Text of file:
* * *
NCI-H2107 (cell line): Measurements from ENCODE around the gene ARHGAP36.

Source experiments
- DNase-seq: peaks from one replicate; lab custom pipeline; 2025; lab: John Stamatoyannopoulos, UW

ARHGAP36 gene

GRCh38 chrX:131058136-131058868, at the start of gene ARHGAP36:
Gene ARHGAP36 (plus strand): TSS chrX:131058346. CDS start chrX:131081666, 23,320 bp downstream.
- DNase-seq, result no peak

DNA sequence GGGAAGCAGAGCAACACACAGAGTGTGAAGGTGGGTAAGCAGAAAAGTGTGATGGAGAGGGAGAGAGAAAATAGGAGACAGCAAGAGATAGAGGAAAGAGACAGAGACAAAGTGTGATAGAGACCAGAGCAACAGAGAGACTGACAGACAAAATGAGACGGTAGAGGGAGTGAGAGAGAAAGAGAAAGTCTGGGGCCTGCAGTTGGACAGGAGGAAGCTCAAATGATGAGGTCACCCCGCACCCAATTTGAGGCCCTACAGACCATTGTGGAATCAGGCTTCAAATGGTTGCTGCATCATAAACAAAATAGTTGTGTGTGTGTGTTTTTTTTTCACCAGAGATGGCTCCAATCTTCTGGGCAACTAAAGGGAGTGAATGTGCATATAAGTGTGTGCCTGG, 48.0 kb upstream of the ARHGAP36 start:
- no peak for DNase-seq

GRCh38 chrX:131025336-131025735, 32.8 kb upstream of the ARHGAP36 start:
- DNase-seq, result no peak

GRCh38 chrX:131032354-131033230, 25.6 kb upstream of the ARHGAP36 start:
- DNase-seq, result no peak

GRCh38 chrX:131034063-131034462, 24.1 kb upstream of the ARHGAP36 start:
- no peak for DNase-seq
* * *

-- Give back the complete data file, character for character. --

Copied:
NCI-H2107 (cell line): Measurements from ENCODE around the gene ARHGAP36.

Source experiments
- DNase-seq: peaks from one replicate; lab custom pipeline; 2025; lab: John Stamatoyannopoulos, UW

ARHGAP36 gene

GRCh38 chrX:131058136-131058868, at the start of gene ARHGAP36:
Gene ARHGAP36 (plus strand): TSS chrX:131058346. CDS start chrX:131081666, 23,320 bp downstream.
- DNase-seq, result no peak

DNA sequence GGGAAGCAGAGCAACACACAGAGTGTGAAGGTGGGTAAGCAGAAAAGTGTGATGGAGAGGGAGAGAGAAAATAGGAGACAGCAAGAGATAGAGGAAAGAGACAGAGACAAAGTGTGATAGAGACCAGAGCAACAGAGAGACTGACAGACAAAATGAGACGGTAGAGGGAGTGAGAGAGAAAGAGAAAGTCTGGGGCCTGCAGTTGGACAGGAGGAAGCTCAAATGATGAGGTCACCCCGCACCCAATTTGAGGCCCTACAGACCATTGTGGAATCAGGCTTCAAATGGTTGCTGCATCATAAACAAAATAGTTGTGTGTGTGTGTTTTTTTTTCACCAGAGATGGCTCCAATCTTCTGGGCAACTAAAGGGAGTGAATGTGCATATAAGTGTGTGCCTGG, 48.0 kb upstream of the ARHGAP36 start:
- no peak for DNase-seq

GRCh38 chrX:131025336-131025735, 32.8 kb upstream of the ARHGAP36 start:
- DNase-seq, result no peak

GRCh38 chrX:131032354-131033230, 25.6 kb upstream of the ARHGAP36 start:
- DNase-seq, result no peak

GRCh38 chrX:131034063-131034462, 24.1 kb upstream of the ARHGAP36 start:
- no peak for DNase-seq